The prospects of a government rescue for the foundering American automakers dwindled Thursday as Democratic Congressional leaders conceded that they would face potentially insurmountable Republican opposition during a lame-duck session next week.
By David M. Herszenhorn
The New York Times
At the same time, hope among many Democrats on Capitol Hill for an aggressive economic stimulus measure all but evaporated. Democratic leaders have been calling for a package that would include help for the auto companies as well as new spending on public works projects, an extension of jobless benefits, increased food stamps and aid to states for rising Medicaid expenses.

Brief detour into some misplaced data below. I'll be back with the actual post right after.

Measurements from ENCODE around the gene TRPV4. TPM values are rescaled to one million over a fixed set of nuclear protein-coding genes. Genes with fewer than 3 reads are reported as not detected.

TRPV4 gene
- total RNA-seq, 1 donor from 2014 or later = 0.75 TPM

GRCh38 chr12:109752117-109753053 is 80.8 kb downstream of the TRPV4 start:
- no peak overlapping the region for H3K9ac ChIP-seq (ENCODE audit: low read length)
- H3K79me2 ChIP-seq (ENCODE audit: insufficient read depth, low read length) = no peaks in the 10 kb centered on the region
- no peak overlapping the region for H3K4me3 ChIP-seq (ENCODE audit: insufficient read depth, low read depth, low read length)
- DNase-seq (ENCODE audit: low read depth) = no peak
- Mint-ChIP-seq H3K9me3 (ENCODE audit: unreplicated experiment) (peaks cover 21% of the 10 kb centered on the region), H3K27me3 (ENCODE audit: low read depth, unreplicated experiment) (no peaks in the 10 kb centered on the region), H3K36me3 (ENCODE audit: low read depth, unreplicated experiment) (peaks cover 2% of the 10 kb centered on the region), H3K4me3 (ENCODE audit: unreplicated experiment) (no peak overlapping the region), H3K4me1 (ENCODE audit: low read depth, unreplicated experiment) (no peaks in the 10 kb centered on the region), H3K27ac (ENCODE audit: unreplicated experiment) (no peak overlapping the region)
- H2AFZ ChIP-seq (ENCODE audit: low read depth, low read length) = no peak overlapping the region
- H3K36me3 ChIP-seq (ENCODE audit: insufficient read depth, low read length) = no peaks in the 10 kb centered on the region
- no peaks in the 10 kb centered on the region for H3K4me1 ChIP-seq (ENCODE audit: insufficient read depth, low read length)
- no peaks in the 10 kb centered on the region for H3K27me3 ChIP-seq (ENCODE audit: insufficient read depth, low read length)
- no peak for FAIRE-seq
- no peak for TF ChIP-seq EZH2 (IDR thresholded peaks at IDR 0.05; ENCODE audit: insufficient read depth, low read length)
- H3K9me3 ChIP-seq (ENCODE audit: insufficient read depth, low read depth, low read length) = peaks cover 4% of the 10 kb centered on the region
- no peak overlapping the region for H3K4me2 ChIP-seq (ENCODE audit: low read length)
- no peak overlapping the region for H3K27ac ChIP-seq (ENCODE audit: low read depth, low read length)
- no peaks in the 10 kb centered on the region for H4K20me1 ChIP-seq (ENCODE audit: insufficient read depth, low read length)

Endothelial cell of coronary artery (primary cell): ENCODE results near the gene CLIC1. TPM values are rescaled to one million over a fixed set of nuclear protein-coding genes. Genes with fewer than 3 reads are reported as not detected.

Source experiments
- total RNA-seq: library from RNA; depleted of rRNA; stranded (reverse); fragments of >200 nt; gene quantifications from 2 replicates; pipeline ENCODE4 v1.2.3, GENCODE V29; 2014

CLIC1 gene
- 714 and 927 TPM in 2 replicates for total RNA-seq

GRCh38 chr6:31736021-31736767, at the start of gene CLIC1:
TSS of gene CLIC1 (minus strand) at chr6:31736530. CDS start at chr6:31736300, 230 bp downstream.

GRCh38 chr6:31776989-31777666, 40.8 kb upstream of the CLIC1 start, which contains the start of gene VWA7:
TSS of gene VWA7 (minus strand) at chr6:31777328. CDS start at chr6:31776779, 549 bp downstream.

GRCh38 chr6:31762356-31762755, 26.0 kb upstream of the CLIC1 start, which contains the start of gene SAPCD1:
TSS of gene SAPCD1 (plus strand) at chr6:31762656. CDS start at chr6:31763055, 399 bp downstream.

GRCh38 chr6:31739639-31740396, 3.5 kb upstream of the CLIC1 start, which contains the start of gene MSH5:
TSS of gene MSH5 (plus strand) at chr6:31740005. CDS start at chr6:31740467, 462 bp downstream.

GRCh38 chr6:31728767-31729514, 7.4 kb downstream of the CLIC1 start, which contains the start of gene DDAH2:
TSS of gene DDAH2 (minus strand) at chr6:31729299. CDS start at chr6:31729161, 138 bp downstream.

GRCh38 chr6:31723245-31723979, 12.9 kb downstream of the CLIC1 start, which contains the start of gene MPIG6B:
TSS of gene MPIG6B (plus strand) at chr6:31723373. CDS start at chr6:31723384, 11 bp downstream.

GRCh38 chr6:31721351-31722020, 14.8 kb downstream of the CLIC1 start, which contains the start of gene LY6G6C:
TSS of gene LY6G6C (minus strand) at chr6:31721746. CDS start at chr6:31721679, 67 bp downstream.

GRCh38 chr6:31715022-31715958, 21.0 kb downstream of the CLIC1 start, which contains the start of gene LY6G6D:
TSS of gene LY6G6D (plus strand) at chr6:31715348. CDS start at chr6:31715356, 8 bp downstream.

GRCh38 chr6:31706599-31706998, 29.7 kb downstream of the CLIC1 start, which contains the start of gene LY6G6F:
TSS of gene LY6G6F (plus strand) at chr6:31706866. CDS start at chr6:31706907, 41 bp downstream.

But while Democrats said the stimulus measure would wait until President-elect Barack Obama takes office in January, some industry experts fear that one of the Big Three automakers will collapse before then, with potentially devastating consequences.
Despite hardening opposition at the White House and among Republicans on Capitol Hill, the Democrats said they would press ahead with efforts to provide $25 billion in emergency aid for the automakers. But they said the bill would need to be approved first in the Senate, which some Democrats said was highly unlikely.